The committees of correspondence were groups formed by legislatures or special organizations to provide a means of communication between political leaders of the 13 U.S. colonies in the 18th century. Spurred on by specific events that encroached upon the liberty of the colonists, the committees would eventually serve as a general sounding board for the colonial leaders' growing discontent with the imperial rule of Great Britain.
In 1764, the first of the formal committees of correspondence was formed in Massachusetts as a response to the Currency Act, and such committees would become prevalent throughout the colonies in the decade that followed. The committees' most important legacy was serving as the impetus for both the First and Second Continental Congress, the bodies which would serve as the basis for the first unified, self-ruling government in the United States.
When colonists in the United States first began to feel unrest with the limits placed on liberty by British rule, they had little means of communicating this disgust with distant colonies. By forming committees of correspondence, political leaders in the colonies could commit the essence of these complaints to paper and then distribute this information throughout the populace via couriers on horseback or on mail ships. This helped to unify the colonies as various incidents began to amass that eventually led to the colonies taking up arms against their British imperial rulers in the U.S. Revolutionary War.
These committees were often formed by members of the colonial legislature, but sometimes were the result of special organizations formed in secret. The most notable of these groups was the Sons of Liberty, which first rose up in New York in 1765 in opposition to the Stamp Act. Similar groups rose up in Massachusetts, the Carolinas, Virginia, and Georgia.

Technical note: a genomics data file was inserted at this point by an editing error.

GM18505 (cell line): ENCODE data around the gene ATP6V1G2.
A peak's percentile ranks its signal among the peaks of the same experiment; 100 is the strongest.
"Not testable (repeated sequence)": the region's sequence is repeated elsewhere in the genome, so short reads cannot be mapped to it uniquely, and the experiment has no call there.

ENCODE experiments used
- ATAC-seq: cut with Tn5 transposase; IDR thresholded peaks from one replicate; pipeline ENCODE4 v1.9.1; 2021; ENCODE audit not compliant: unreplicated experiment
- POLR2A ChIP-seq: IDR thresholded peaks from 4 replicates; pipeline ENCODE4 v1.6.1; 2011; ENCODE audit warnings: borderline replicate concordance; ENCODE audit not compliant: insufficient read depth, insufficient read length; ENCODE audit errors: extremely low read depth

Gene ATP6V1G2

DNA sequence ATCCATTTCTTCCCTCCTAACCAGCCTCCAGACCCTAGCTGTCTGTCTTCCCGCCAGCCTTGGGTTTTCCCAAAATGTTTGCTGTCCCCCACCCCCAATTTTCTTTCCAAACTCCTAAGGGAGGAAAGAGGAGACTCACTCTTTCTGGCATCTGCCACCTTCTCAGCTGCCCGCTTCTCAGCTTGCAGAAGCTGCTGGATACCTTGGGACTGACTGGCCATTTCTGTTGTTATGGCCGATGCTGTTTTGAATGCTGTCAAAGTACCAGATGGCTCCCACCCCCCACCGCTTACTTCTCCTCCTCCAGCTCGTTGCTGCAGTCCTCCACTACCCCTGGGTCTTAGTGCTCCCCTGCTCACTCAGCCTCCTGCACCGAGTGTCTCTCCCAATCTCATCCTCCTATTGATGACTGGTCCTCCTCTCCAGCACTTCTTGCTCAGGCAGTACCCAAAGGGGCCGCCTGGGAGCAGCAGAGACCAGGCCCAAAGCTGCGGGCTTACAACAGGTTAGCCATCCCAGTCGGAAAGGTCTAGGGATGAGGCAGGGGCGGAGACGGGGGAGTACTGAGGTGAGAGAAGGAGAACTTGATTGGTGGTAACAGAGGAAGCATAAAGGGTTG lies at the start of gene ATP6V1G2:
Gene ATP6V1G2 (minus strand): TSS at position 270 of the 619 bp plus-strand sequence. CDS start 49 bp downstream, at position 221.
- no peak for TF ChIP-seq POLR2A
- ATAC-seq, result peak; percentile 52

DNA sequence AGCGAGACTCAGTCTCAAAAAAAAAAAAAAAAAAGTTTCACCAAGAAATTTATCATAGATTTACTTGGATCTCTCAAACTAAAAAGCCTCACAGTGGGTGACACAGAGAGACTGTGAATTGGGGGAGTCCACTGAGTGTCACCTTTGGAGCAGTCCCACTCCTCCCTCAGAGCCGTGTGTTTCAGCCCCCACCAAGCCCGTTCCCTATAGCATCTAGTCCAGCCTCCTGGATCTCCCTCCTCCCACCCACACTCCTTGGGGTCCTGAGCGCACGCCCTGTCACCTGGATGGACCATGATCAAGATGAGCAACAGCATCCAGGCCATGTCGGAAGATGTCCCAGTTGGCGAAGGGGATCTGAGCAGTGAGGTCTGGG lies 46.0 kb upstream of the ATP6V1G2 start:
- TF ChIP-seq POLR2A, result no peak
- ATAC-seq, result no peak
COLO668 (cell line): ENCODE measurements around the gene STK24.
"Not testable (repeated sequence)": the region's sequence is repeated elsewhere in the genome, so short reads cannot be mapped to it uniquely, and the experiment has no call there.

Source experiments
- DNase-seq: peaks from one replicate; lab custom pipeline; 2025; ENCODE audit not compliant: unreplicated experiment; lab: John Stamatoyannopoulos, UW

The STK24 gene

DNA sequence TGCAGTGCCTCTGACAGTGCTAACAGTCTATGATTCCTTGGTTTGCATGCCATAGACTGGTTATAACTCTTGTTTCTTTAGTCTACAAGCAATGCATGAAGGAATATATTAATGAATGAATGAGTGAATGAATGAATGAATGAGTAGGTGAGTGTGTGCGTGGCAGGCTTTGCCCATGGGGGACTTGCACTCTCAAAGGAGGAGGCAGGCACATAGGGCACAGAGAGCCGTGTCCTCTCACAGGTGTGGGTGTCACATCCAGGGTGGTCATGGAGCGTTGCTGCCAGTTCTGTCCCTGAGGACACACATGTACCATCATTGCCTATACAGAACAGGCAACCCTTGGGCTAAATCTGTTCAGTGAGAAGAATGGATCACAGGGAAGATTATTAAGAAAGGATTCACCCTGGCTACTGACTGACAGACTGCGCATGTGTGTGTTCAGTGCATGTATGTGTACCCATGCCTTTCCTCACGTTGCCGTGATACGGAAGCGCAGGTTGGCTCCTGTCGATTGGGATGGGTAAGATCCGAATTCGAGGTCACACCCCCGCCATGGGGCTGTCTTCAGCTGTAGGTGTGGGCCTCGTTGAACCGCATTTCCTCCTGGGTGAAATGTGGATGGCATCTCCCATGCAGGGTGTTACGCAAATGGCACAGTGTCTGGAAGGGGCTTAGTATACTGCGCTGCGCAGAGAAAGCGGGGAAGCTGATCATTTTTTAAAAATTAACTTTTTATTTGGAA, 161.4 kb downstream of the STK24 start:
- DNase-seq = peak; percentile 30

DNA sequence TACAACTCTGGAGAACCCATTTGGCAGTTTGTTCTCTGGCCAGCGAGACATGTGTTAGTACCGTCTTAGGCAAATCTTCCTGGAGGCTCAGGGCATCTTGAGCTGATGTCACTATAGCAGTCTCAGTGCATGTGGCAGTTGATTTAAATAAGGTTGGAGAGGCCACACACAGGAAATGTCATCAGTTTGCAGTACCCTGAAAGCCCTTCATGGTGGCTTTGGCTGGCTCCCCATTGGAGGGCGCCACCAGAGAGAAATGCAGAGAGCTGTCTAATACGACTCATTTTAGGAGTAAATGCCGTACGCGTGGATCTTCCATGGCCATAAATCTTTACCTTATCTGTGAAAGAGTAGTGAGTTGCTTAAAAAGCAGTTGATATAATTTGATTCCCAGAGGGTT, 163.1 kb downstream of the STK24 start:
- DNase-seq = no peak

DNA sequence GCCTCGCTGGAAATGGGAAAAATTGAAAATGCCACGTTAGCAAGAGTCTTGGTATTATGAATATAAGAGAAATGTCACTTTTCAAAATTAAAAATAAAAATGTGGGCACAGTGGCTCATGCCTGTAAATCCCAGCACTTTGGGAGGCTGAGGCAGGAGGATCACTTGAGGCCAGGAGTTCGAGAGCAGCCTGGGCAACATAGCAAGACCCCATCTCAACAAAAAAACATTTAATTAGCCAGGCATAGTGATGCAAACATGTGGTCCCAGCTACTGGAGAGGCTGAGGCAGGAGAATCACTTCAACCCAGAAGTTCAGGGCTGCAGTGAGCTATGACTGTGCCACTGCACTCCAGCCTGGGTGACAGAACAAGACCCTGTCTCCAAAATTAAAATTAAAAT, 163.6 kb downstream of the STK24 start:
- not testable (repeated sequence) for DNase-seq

Committees of correspondence originally began as a way for colonial leaders to protest specific actions taken by the British such as the Currency Act of 1764, which served as the catalyst for the first committee. At their inception, the committees took a conservative tone. As outrage grew, they provided a medium for distinguished statesmen such as Samuel Adams and Thomas Jefferson to express their philosophies on the shifting tenor of public sentiment. The committees in this way served to unify the colonies ideologically toward the cause of independence.
Ultimately, the committees of correspondence were instrumental in aligning the colonial forces for the First and Second Continental Congresses that would pave the way to U.S. independence. Ben Franklin used a correspondence committee to advocate that colonial leaders meet for the First Continental Congress in 1774 to address the indignities that Great Britain had been piling upon them. When more problems and the Battles of Lexington and Concord eventually led to the Second Continental Congress in 1775, the more radical elements of the committees began to hold sway with their advocacy for self-rule and freedom from Great Britain.